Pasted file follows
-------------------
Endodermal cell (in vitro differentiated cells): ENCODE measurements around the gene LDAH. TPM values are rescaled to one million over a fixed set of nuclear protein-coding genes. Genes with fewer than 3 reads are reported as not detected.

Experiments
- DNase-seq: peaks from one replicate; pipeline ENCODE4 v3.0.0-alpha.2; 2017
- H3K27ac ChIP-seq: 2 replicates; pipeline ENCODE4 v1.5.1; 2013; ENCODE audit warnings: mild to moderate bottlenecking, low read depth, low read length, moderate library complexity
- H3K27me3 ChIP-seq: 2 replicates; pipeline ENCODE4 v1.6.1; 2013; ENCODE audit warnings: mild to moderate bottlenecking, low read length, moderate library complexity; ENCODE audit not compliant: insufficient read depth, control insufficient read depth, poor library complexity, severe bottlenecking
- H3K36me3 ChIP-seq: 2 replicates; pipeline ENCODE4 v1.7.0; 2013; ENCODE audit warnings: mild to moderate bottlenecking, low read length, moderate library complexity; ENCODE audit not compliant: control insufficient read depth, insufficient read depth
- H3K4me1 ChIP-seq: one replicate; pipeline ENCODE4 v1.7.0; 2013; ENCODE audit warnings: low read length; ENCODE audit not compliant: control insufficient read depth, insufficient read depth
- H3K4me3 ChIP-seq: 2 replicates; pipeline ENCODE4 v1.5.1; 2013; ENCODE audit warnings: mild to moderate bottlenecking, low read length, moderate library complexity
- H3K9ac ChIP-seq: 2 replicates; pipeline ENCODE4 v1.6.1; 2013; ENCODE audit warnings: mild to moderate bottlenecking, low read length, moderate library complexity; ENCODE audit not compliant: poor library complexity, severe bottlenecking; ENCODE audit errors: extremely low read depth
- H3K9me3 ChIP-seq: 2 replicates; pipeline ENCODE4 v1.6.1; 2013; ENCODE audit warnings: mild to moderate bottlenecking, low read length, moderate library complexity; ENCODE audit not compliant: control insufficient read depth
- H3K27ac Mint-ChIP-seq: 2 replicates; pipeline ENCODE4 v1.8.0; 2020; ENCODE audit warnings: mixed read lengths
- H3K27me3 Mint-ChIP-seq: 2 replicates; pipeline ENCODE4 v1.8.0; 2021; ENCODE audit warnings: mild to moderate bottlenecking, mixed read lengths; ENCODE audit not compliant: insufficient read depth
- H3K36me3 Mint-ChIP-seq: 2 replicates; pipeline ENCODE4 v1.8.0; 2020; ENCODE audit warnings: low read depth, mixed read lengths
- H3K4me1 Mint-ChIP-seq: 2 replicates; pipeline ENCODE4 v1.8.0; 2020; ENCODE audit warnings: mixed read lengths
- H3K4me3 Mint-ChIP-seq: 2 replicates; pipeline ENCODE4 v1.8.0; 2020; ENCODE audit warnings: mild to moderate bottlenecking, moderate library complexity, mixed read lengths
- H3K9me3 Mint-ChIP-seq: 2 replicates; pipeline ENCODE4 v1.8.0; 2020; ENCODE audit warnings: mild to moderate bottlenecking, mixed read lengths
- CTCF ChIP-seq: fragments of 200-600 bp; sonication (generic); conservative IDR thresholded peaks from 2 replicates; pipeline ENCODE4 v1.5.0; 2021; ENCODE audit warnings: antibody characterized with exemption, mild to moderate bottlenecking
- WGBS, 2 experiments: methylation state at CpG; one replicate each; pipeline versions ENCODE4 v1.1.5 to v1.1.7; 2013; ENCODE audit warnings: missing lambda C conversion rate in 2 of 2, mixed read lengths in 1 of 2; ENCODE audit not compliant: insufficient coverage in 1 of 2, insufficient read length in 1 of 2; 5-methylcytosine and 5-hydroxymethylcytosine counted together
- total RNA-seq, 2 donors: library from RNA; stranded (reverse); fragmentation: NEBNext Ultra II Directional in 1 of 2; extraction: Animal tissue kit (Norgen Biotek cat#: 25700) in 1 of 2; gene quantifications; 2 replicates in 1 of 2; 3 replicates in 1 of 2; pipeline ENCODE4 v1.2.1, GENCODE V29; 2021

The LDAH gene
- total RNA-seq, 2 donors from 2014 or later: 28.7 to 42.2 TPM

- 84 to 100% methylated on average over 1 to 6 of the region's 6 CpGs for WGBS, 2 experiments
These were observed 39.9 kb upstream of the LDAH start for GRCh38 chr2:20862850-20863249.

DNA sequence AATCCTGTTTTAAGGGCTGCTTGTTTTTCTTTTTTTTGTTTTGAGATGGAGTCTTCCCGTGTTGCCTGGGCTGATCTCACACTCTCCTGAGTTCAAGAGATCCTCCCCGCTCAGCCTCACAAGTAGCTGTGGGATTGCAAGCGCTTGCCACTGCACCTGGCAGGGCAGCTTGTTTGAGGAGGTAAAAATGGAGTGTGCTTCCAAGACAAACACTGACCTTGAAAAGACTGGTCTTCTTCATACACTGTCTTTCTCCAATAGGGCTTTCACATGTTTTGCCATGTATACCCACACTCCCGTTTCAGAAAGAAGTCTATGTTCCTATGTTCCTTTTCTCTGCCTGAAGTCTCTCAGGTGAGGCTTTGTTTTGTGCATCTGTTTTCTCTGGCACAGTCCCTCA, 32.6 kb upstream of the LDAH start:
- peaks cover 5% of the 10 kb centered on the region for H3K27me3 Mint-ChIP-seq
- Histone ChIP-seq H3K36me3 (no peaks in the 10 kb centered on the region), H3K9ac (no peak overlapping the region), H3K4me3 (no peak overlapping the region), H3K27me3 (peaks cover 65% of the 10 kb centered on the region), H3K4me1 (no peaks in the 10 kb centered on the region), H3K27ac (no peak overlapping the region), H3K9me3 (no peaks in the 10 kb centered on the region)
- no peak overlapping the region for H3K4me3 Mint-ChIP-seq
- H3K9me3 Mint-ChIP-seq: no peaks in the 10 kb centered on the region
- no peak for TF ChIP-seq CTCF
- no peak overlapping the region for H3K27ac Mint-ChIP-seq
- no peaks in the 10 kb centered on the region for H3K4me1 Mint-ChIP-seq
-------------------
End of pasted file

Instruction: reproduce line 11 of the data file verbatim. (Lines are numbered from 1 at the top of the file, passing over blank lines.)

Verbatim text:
- H3K27ac Mint-ChIP-seq: 2 replicates; pipeline ENCODE4 v1.8.0; 2020; ENCODE audit warnings: mixed read lengths